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Dismissing staff on long term sickness – What is fair?

DM
BY Donald MacKinnon
Employment Law & HR
BG Purple

The Court of Appeal has stated that dismissing an employee on long term sickness is not necessarily unfair, ruling on the case of O’Brien vs Bolton St Catherine’s Academy. Teacher, Georgina O’Brien, was attacked at the secondary school, she was not hurt and returned to work shortly after. After a few weeks however, she went of sick with stress claiming that she did not feel safe in some parts of the school and that the school had not taken the aggressive behaviour by the students seriously enough.

After being off sick for over a year, the school attempted to seek information on when she would be able to return and what adjustments that could be made to facilitate her return. This information was not forthcoming and Ms O’Brien did not attend a meeting as she felt it would make her too upset. She did however, fill in a questionnaire, but referred crucial questions about the time of her return to her GP who could not be confident in giving an accurate timescale.

The school dismissed her on the grounds of capability after following the school’s procedures around sickness management. Ms O’Brien appealed and produced a fit note during the appeal hearing stating that her return to work was imminent, but the school were dubious about its authenticity due to the sudden improvement in her health. Her dismissal was upheld.

Ms O’Brien subsequently won her Employment tribunal for unfair dismissal and disability discrimination for disability but this was later overturned by the EAT. The Court of Appeal restored the original decision and gave some guidance to employers where they are unsure when an employee is going to return to work.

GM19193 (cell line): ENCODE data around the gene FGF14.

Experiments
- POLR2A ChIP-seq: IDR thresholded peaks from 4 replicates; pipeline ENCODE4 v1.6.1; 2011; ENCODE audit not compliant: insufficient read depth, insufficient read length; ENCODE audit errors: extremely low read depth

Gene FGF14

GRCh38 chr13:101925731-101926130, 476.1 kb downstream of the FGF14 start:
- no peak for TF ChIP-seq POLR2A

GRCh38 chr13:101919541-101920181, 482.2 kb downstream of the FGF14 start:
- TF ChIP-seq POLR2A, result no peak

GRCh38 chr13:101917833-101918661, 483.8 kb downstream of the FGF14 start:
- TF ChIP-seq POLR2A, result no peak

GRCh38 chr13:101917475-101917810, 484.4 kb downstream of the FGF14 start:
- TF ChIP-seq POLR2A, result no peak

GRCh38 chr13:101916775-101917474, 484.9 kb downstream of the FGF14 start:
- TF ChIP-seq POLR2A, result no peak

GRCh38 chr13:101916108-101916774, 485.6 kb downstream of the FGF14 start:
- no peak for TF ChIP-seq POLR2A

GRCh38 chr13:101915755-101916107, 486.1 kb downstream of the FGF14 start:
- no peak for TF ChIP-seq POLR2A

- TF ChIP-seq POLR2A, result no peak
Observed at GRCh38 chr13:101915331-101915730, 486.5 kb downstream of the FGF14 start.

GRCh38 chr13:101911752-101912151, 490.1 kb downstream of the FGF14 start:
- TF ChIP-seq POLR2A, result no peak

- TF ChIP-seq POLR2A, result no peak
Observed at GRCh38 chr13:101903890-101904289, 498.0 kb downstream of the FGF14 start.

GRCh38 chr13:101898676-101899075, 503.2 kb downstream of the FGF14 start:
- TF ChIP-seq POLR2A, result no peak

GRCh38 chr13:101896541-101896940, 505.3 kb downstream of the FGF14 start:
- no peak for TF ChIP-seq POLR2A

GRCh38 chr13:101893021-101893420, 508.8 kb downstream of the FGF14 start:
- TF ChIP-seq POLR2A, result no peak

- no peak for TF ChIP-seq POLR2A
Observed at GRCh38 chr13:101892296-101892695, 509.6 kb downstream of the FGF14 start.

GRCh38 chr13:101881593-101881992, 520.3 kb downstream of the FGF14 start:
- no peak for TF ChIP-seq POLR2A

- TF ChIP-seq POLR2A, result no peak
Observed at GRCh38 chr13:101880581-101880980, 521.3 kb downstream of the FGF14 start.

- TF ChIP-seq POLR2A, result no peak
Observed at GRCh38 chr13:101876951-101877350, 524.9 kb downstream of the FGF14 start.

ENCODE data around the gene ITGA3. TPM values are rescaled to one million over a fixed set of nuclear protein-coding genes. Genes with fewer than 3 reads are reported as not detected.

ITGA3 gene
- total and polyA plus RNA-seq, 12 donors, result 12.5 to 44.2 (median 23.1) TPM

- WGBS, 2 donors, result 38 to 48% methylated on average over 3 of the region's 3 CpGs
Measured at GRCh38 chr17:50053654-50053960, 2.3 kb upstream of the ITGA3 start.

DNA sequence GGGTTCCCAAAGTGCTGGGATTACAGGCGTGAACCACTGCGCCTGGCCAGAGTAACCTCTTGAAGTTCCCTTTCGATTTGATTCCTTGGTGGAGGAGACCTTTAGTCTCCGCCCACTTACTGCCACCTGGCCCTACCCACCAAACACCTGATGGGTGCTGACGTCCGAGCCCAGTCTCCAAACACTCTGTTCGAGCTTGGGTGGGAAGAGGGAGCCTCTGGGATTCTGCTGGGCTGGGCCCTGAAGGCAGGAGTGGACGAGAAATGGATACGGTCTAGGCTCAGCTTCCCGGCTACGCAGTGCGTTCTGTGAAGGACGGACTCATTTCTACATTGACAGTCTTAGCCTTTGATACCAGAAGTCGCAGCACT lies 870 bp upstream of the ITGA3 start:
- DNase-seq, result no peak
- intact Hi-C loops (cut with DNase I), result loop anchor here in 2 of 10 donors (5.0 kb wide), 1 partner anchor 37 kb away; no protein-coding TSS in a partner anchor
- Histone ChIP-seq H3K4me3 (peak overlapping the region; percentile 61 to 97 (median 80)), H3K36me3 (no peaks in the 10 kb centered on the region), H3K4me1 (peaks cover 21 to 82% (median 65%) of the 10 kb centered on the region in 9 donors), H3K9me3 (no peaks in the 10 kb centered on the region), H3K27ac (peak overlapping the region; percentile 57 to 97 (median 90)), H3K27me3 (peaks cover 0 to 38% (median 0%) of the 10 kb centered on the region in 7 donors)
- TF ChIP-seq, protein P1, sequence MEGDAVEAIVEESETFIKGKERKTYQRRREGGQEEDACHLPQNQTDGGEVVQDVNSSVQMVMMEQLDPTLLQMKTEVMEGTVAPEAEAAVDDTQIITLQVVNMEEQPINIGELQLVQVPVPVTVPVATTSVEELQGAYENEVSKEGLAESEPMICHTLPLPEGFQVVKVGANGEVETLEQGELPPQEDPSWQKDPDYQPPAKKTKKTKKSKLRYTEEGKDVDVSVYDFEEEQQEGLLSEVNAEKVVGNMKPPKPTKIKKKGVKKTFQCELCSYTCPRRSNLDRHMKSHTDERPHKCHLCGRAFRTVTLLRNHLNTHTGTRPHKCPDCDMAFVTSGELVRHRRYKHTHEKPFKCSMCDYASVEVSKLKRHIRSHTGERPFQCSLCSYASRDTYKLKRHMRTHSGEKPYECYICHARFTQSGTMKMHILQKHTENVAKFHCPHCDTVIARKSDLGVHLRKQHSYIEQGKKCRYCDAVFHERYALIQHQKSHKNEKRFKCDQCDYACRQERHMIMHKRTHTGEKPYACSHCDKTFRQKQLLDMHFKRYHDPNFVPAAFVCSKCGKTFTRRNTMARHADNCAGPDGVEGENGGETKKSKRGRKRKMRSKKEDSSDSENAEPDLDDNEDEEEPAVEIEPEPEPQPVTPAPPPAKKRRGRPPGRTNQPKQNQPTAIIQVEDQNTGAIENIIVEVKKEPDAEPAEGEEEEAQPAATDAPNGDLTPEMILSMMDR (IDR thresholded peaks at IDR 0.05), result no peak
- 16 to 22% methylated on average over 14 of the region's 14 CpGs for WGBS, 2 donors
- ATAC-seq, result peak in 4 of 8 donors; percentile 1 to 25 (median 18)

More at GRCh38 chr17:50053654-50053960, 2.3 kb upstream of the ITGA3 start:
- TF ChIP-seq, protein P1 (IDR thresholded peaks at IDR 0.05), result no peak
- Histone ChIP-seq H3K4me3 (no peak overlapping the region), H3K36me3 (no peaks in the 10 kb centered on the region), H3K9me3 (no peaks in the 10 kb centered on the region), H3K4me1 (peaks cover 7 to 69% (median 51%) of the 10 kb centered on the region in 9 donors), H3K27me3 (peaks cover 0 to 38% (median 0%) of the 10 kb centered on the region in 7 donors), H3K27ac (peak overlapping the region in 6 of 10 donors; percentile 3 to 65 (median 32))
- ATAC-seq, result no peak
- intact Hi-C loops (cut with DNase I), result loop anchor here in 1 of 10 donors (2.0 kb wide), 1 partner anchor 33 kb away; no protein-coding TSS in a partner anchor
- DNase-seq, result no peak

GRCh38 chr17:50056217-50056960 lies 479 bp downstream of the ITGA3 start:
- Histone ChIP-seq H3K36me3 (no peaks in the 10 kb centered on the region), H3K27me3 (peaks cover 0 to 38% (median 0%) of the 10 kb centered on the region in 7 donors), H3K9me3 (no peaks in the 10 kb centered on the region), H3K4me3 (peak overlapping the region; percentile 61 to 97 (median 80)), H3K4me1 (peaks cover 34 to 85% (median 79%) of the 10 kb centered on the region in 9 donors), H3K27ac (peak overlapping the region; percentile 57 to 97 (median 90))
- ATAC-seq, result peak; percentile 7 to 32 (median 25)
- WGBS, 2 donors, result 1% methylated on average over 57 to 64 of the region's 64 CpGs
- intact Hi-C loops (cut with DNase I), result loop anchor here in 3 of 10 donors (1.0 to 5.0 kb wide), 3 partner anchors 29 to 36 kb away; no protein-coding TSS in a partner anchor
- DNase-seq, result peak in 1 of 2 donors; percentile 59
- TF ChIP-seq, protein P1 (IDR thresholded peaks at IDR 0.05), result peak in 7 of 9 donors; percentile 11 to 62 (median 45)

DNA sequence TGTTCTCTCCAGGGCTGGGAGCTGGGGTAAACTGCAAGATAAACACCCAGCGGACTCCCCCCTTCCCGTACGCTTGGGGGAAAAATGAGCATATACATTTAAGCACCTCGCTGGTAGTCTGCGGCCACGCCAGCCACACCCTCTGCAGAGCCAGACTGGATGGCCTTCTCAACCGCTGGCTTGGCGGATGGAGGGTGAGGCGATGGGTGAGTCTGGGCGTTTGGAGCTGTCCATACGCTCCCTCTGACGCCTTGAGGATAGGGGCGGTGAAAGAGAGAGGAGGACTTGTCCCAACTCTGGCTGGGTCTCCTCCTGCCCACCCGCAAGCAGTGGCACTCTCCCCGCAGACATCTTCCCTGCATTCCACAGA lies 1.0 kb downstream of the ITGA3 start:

• It is not necessarily unfair for an employee to dismiss an employee who has been off sick for more than 12 months with no certainty when they may return. Where it is simple for an employee to ask for a little more time to recover, the employer does need some finality.
  • When deciding whether or not to dismiss, the impact on the employer must be significant for the dismissal to be justified.  A tribunal will need to see evidence of the disruption in order the make the decision.
  • When an employee produces medical evidence on appeal, the decision must be fair based on the evidence available at the time of the appeal hearing. 

 In this case the Court of Appeal ruled against the school, stating that when Ms O’Brien produced the updated fit note at the appeal it would have been reasonable to look for further medical evidence, therefore they didn’t meet the conditions made in point 3.

This case could be very useful for employers as it makes it clear that they cannot be expected to wait indefinitely for the employee to return and that if they can prove disruption to the business this will help their case. It is important therefore for employers to take a note of where disruption has occurred as this will be needed if they want to rely on it later. However it also emphasises the importance of obtaining up to date medical evidence to support any decision to dismiss.

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